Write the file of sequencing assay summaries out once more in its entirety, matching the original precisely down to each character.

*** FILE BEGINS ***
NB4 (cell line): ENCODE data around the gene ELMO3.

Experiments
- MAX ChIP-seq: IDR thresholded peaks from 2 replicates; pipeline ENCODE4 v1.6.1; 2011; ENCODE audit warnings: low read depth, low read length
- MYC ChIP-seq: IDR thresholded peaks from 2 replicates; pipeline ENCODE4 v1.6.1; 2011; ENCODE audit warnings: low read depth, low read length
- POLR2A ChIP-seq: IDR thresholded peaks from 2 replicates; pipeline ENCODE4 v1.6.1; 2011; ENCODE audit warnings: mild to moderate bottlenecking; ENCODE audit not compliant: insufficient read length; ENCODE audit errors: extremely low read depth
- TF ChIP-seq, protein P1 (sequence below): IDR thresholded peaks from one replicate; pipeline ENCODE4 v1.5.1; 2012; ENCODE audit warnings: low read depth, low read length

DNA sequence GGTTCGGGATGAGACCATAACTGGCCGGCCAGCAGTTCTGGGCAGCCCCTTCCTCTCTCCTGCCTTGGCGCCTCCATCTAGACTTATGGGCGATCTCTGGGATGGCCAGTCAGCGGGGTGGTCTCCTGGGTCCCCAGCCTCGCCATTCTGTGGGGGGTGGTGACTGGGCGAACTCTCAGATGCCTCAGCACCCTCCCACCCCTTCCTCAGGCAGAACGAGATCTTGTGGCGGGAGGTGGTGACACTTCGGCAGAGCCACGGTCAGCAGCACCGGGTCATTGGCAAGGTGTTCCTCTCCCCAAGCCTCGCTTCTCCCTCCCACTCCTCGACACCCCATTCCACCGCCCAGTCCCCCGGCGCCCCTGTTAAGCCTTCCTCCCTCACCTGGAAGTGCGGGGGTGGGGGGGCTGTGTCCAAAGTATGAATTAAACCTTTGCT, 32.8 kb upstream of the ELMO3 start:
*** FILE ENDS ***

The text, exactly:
NB4 (cell line): ENCODE data around the gene ELMO3.

Experiments
- MAX ChIP-seq: IDR thresholded peaks from 2 replicates; pipeline ENCODE4 v1.6.1; 2011; ENCODE audit warnings: low read depth, low read length
- MYC ChIP-seq: IDR thresholded peaks from 2 replicates; pipeline ENCODE4 v1.6.1; 2011; ENCODE audit warnings: low read depth, low read length
- POLR2A ChIP-seq: IDR thresholded peaks from 2 replicates; pipeline ENCODE4 v1.6.1; 2011; ENCODE audit warnings: mild to moderate bottlenecking; ENCODE audit not compliant: insufficient read length; ENCODE audit errors: extremely low read depth
- TF ChIP-seq, protein P1 (sequence below): IDR thresholded peaks from one replicate; pipeline ENCODE4 v1.5.1; 2012; ENCODE audit warnings: low read depth, low read length

DNA sequence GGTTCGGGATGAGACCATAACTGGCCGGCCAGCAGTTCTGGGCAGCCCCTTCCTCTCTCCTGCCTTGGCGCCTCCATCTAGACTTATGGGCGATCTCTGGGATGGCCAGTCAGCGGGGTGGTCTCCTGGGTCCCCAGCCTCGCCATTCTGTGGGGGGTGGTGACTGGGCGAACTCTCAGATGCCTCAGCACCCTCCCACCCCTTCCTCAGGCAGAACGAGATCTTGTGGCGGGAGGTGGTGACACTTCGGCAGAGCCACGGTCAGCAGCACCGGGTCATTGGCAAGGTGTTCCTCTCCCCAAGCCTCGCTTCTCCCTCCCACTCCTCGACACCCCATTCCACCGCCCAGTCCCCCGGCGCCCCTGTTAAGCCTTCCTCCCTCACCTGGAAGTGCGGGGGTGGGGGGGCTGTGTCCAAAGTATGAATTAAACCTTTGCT, 32.8 kb upstream of the ELMO3 start: